As the Democratic primaries kick-off, most Americans are talking about politics — including at work.
According to a recent Glassdoor poll of over 1,200 employed adults, 57% of workers say they have talked about politics while on the job — despite 60% saying they "believe discussing politics at work is unacceptable."
Women were more likely than men to say talking politics is unacceptable; 66% of women said it was unacceptable, compared to 54% of men.
This disdain for political talk among workers appears to stem from fears that it will negatively impact their careers. Overall, 60% of employees said they believe discussing politics at work could negatively impact their career opportunities. People between the ages of 18 and 34 (63%) and Democrats (62%) were more likely to have this concern than Republicans (58%).
And they may have good reason for being worried. Political speech can get you lawfully fired.
"Private employers can fire you at will," Lata Nott, executive director of the First Amendment Center, told CNBC Make It.
According to Nott, the company's reasoning for firing an employee cannot infringe on their civil rights, but that doesn't include chatting about politics in a way a hiring manager may deem inappropriate. "Title VII protects your age, national origin, race, ethnic background, gender, religious beliefs and pregnancy status from discrimination, but it does not explicitly protect political speech at work."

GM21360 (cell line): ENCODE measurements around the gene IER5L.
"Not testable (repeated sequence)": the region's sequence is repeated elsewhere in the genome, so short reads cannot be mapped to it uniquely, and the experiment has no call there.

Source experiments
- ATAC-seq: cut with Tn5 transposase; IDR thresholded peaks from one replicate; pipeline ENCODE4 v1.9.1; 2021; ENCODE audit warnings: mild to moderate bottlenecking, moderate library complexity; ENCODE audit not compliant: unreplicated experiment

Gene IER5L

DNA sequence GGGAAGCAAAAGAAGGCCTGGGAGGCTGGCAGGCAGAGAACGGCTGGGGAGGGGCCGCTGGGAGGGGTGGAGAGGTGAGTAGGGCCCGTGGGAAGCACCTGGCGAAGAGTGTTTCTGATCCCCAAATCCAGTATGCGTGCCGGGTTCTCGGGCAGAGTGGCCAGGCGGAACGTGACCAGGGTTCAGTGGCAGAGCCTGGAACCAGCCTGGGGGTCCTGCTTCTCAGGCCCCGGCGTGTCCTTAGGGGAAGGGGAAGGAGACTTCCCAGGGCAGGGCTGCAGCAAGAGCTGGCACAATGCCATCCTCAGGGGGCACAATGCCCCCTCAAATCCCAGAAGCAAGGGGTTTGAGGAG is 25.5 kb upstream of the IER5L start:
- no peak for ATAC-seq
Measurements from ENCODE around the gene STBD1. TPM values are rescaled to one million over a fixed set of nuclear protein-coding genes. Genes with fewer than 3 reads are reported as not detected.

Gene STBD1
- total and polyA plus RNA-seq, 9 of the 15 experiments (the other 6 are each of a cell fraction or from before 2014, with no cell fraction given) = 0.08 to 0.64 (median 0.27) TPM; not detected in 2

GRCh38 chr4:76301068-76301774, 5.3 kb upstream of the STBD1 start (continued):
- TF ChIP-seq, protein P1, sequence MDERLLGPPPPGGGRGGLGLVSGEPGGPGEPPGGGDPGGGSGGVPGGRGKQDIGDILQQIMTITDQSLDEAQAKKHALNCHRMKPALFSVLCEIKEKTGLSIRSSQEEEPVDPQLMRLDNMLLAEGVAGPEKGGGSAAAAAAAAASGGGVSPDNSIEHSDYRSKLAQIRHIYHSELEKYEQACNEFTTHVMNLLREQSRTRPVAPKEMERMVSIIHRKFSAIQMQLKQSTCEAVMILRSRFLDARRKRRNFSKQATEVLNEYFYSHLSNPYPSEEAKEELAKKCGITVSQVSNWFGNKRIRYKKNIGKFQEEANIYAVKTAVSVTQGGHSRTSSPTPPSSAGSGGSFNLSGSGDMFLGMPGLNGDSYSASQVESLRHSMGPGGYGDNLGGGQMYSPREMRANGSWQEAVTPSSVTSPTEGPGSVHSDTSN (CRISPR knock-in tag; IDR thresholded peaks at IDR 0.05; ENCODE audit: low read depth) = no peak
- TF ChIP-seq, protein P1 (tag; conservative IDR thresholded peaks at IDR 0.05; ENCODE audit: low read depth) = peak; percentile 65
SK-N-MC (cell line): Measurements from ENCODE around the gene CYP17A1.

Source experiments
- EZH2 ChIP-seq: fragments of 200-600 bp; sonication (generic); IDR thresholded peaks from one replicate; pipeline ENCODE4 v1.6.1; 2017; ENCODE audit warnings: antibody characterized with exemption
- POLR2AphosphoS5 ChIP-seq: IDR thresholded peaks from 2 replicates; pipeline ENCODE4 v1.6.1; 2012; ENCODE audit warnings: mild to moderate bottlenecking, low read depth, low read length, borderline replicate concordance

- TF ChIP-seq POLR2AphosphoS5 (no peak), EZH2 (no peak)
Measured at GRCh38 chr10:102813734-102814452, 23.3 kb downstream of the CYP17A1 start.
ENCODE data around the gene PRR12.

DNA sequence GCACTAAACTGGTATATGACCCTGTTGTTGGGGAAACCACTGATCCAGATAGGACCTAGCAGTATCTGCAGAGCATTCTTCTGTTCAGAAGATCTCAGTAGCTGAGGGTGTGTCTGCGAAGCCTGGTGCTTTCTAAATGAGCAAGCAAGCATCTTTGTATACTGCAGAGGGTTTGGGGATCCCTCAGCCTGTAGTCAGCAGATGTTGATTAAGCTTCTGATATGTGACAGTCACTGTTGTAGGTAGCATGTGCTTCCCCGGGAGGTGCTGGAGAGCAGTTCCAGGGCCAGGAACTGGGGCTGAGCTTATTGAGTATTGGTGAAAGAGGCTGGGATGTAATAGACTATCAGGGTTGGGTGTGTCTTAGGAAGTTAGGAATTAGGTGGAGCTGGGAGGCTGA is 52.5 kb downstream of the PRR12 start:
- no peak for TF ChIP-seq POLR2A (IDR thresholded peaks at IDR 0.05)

Over a quarter of people (28%) said a co-worker has tried to persuade them to change their political party preference in the past year.
Republicans (24%) were slightly more likely than Democrats (23%) to say that they would not want to work with a co-worker who plans to vote for a presidential candidate they don't like.
The new data from Glassdoor highlights a trend that analysts expect to worsen over time. Glassdoor said increased politicism among corporations is one of the biggest trends of 2020 as a part of its newly-released Jobs and Hiring Trends for 2020 report. This includes political conversations among workers, politically vocal CEOs and socially-conscious corporations.
"Traditionally, companies have tried to be neutral politically for really obvious reasons," Andrew Chamberlain, chief economist at Glassdoor told CNBC Make It. "But the political climate in the U.S. is so contentious, so divided. There's a new scandal in the headlines every day, and it's taking over watercooler conversations at work. It's also putting CEOs under pressure to react in that environment."
According to a survey from the Society for Human Resource Management, 42% of U.S. employees say they have personally experienced, and 44% say they have witnessed, political disagreements at work.
Roughly 34% of respondents told SHRM that their workplace is not inclusive of differing political perspectives, and 12% said they have personally experienced political affiliation bias.
A majority (56%) said that discussing politics at work has become more common in the past four years.
"One year out from the 2020 election, we should expect to see political disagreements increase even further in the coming months," said Johnny Taylor, SHRM president and CEO, in a statement. "Companies can't, and shouldn't try to, quash these conversations because — contrary to popular belief — they're already happening. But what they can do is create inclusive cultures of civility where difference isn't a disruption."
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